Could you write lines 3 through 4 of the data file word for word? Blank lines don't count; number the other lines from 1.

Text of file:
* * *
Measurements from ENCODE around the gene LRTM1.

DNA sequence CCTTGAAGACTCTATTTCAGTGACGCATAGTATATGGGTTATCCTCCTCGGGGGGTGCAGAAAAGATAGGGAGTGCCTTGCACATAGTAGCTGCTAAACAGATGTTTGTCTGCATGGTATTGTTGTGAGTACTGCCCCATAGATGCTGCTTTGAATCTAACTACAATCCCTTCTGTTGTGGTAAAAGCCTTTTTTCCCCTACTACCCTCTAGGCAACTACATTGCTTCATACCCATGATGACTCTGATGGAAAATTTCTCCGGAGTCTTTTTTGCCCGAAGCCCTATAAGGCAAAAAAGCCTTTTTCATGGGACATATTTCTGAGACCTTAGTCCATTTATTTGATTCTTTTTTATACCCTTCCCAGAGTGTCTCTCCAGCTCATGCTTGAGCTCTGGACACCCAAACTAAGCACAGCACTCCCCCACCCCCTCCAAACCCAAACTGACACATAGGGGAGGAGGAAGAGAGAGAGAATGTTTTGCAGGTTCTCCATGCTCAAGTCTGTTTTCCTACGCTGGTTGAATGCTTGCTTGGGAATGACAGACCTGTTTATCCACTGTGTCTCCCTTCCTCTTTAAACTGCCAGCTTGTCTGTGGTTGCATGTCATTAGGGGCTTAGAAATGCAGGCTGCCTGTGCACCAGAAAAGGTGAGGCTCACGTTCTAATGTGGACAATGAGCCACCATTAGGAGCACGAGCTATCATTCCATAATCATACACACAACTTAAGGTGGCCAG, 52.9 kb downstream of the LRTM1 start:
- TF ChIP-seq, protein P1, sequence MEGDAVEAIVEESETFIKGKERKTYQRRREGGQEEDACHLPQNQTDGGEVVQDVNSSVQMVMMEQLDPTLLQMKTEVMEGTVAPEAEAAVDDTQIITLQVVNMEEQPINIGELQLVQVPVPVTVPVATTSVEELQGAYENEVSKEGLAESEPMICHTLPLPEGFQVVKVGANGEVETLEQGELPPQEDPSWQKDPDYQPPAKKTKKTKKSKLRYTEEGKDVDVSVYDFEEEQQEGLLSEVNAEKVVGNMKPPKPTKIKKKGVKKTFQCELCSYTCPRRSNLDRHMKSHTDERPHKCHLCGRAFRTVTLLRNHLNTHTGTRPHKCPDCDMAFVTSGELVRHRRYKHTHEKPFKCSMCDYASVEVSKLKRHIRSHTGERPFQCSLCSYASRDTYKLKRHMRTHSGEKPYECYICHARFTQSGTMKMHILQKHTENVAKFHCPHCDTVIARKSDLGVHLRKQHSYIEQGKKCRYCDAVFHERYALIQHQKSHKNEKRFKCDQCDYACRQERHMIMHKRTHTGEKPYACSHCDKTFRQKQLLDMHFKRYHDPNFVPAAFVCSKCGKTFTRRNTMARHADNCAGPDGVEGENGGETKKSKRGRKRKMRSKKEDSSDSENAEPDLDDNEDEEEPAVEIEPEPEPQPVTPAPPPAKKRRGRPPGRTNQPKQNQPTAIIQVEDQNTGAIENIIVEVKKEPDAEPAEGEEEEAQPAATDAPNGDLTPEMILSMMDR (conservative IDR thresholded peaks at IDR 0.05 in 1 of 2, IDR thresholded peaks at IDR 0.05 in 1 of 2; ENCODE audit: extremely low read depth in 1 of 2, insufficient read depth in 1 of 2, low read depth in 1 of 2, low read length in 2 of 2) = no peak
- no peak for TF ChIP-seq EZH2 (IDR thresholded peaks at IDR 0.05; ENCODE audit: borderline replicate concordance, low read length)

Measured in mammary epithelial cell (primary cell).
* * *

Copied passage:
- TF ChIP-seq, protein P1, sequence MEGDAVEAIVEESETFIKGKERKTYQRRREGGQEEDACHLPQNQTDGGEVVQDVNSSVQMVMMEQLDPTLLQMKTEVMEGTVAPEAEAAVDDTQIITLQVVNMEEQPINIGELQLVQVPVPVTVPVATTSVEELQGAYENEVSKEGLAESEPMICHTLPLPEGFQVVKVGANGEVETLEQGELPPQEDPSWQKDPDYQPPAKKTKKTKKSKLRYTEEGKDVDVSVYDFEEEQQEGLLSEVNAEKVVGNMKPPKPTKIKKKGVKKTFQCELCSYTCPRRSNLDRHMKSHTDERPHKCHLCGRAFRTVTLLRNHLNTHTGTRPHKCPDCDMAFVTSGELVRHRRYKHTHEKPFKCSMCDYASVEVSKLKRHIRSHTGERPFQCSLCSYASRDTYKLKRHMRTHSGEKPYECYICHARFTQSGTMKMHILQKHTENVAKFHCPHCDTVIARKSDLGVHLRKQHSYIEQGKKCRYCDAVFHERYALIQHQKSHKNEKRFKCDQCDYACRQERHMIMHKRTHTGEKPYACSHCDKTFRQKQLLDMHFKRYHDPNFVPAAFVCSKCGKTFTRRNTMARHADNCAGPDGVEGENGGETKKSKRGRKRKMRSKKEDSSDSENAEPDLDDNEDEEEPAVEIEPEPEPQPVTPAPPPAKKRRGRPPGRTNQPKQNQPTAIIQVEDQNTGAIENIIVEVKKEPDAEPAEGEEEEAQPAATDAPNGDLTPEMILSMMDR (conservative IDR thresholded peaks at IDR 0.05 in 1 of 2, IDR thresholded peaks at IDR 0.05 in 1 of 2; ENCODE audit: extremely low read depth in 1 of 2, insufficient read depth in 1 of 2, low read depth in 1 of 2, low read length in 2 of 2) = no peak
- no peak for TF ChIP-seq EZH2 (IDR thresholded peaks at IDR 0.05; ENCODE audit: borderline replicate concordance, low read length)